The thermally reactive near infrared absorption polymers ADS816PO was synthesized by slowly adding 400 parts of 2-methoxyethanol solution containing 100 parts of 2-[2-[2-choloro-3-[2-methyl-3H-naphthoselenol-2-ylidene)ethylidene]-1-cyclo hexene-1-yl]ethenyl]-3-methyinaphthoselenium chloride (available from American Dye Source, Inc.) into 600 parts of poly(4-vinylpyridine-co-N-methoxymethylmethacrylamide) copolymer solution, which was synthesized similarly to that obtained from Example 1. The reaction was carried out at 40 C. under nitrogen atmosphere and constant stirring for 20 hours to produce a viscous dark green polymeric solution. The thin film of ADS816PO on a glass slide shows a broad absorption band having a maximum at around 816 nm.

EXAMPLE 8 Synthesis of Thermally Reactive Near Infrared Absorption Polymer ADS814PO

The thermally reactive near infrared absorption polymers ADS814PO was synthesized by slowly adding 420 parts of 2-methoxyethanol solution containing 82 parts of 2-[2-[2-choloro-3-[2-methyl-3H-naphthoxazol-2-ylidene)ethylidene]-1-cyclohexene-1-yl]ethenyl]-3-methylnapthoxazolium chloride (available from American Dye Source, Inc.) into 600 parts of poly(4-vinylpyridine-co-N-methoxymethylmethacrylamide) copolymer solution, which was synthesized similarly to that obtained from Example 1. The reaction was carried out at 40 C. under nitrogen atmosphere and constant stirring for 20 hours to produce a viscous dark green polymeric solution. The thin film of ADS814PO on a glass slide shows a broad absorption band having a maximum at around 814 nm.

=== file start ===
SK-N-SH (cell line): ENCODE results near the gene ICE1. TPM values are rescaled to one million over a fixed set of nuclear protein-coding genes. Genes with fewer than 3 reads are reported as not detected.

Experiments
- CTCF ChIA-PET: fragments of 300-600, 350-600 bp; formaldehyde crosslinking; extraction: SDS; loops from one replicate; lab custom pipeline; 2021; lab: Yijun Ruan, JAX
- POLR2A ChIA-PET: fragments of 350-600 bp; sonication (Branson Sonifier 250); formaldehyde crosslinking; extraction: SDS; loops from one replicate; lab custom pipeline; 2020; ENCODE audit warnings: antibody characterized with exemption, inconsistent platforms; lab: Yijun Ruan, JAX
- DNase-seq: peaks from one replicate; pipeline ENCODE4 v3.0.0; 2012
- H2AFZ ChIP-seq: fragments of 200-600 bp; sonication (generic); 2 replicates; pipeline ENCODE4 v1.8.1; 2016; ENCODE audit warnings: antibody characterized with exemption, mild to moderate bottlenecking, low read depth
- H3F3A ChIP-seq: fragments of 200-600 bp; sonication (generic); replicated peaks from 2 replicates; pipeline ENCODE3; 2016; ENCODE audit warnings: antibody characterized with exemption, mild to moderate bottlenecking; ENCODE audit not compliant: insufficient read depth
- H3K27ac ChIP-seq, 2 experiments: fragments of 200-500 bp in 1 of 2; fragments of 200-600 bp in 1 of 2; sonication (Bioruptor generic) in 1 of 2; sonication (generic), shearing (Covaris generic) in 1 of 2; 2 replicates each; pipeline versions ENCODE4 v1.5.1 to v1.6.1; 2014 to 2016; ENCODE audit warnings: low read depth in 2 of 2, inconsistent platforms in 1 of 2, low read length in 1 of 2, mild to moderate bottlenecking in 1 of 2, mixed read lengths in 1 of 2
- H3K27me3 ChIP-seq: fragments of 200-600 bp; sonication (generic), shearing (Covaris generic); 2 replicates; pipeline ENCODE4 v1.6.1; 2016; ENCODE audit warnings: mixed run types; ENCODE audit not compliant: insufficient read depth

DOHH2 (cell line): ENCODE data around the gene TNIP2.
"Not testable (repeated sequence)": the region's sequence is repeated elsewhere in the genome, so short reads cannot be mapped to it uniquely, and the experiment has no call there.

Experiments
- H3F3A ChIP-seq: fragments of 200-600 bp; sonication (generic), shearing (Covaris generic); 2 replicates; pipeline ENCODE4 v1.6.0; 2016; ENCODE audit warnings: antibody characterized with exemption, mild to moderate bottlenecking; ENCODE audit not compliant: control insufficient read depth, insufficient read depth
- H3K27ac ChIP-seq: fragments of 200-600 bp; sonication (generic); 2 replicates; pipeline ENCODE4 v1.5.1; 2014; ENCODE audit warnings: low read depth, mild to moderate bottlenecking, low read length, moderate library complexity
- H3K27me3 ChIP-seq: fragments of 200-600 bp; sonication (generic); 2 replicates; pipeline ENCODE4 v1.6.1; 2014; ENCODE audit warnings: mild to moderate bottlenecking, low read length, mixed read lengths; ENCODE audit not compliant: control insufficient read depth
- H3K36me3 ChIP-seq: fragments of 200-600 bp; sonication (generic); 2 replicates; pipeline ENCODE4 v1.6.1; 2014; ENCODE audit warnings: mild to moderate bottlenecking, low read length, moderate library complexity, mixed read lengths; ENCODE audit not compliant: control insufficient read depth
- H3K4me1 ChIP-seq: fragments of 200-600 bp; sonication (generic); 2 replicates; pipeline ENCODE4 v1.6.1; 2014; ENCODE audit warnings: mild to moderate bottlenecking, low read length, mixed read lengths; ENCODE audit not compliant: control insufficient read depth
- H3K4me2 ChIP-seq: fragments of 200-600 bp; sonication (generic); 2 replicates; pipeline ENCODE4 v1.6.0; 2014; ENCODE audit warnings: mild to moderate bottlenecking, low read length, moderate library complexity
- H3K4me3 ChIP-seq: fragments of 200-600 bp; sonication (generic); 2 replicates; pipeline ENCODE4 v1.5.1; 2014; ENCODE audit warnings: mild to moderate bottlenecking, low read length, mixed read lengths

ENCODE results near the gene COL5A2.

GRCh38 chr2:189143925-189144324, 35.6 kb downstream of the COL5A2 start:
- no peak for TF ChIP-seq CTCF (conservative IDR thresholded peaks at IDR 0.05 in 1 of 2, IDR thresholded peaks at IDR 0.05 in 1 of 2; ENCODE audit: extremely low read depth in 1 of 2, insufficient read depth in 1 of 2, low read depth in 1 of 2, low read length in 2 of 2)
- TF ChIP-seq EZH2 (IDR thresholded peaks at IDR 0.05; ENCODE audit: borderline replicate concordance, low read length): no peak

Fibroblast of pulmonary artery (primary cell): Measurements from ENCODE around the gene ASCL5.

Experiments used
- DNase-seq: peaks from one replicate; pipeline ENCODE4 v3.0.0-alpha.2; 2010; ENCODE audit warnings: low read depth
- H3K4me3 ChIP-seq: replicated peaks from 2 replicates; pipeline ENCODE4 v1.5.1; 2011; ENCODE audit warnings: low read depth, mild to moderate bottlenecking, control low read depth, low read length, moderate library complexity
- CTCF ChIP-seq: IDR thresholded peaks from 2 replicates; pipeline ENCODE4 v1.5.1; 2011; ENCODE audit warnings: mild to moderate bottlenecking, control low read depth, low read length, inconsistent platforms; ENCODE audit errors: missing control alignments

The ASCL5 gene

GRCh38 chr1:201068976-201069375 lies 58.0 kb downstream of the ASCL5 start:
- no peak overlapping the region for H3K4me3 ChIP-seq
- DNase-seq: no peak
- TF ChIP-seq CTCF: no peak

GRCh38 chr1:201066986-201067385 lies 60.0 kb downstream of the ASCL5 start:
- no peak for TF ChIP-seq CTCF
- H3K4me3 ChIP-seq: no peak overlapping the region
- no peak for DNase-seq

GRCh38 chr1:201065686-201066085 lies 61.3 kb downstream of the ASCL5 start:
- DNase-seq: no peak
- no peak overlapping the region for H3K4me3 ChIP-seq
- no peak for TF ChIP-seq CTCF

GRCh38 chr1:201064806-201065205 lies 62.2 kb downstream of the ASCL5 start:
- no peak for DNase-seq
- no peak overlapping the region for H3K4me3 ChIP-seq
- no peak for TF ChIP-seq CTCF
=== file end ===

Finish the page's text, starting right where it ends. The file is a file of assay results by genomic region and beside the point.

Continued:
EXAMPLE 9 Synthesis of Thermally Reactive Near Infrared Absorption Polymer ADS1040PO